Flint's Town Hall is a splendid imposing building built in a Tudor Gothic Style in 1840 at a total cost of £1,734.8.6 It is situated right in the centre of town and built of sandstone on two storeys, it is a rectangular gabled building flanked on both ends by octagonal fortified turrets and a balcony.
The architect responsible for the design was Mr John Welsh.
Flint Castle Begun in 1277 is the earliest of Edward I's castles and has a Shakespearian connection ( the third act of Richard II visits Flint, the doomedKing heard Mass here on August 22, 1399)
Unusualy the Castles huge donjon or round tower is set apart as a self contained defensive structure. It was linked the the rest of the castle by a drawbridge and comanded the approach to the inner bailey. The south curtain wall with it's arrow slits is the best preserved wall.
Entrance is free
Flint Castle was built by Edward I and was intended as a stop-gap between his fortress at Chester and the new fortress he intended for Rhuddlun; each of the three locations being a days march apart. A temporary base with pallisade was established in July 1277; it was largely complete when in 1294 the Welsh rose in rebellion under Madog Ap Llewellyn. The Castle held out successfully against many attacks and was maintained in good order. It was the scene of Richard II's surrender to Henry Bollinbroke in August 1399.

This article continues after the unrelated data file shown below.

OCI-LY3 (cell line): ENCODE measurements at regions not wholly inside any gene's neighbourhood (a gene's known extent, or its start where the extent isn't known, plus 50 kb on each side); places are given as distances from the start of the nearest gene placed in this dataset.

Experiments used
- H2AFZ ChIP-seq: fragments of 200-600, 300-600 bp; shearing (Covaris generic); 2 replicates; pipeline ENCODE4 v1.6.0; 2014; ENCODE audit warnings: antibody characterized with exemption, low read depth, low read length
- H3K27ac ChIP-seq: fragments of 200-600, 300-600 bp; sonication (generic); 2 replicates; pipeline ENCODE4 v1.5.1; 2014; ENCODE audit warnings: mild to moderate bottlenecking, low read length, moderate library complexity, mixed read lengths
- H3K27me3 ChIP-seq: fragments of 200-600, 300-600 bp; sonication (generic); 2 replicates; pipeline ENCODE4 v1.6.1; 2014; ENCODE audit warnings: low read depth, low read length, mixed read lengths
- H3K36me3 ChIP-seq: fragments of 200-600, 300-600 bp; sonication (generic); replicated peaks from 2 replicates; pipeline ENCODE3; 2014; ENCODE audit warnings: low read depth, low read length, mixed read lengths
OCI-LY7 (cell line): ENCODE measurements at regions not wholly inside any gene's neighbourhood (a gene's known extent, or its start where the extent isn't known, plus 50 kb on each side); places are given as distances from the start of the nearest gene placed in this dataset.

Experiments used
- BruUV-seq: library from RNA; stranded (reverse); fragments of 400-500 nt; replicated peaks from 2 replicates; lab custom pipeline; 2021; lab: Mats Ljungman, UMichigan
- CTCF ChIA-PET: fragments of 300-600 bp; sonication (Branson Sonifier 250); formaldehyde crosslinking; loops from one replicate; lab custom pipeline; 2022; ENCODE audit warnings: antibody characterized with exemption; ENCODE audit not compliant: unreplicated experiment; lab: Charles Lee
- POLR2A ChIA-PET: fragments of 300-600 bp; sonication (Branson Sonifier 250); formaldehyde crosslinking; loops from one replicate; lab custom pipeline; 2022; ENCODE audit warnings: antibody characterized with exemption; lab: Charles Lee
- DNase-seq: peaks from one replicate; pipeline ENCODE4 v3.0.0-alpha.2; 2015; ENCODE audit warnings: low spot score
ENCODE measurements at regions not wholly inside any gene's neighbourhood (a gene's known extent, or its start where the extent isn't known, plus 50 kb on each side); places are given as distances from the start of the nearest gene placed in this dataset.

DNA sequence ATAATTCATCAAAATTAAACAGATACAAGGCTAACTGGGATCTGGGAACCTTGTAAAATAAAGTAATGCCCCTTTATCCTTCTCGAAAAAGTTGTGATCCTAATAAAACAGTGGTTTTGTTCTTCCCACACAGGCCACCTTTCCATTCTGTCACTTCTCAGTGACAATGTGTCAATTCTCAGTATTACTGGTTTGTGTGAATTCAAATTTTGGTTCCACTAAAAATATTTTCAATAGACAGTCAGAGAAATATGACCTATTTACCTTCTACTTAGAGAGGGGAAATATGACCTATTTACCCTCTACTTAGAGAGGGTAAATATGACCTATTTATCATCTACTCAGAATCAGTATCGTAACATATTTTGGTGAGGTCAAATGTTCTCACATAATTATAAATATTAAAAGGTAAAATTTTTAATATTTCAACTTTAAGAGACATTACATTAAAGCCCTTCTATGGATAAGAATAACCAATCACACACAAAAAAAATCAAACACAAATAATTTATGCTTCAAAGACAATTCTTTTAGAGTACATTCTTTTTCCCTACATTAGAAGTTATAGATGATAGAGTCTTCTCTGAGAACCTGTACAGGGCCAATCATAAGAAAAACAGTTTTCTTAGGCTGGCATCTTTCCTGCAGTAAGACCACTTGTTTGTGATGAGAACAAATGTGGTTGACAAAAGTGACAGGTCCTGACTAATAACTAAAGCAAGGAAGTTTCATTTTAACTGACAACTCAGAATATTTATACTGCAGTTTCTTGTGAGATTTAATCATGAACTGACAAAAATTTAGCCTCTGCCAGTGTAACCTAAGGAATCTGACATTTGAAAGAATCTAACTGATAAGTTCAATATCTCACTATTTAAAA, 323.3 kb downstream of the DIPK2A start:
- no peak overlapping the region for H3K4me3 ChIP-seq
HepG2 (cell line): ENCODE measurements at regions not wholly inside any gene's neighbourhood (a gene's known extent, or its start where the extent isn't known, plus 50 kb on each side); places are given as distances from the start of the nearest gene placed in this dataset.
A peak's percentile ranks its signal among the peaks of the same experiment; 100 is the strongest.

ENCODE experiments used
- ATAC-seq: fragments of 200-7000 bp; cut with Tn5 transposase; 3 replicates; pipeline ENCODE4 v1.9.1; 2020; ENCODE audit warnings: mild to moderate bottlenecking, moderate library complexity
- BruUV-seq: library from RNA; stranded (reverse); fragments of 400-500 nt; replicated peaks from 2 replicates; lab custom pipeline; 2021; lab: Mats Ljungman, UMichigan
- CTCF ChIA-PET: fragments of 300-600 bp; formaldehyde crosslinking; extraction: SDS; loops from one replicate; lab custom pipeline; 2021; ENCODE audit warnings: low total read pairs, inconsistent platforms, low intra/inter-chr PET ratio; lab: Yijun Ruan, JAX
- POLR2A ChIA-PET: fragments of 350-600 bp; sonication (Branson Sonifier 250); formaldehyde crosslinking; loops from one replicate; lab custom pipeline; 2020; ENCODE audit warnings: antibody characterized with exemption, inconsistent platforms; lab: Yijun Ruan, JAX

The remains as we see them today feature an impressive ditch and foundations of medieval houses in the yard. As you enter the Castle you can see the remains of the curtain walls and the towers, in particular the Great tower which is protected by a ditch and is accesible by a bridge.
Entrance to the Castle is free during daylight hours.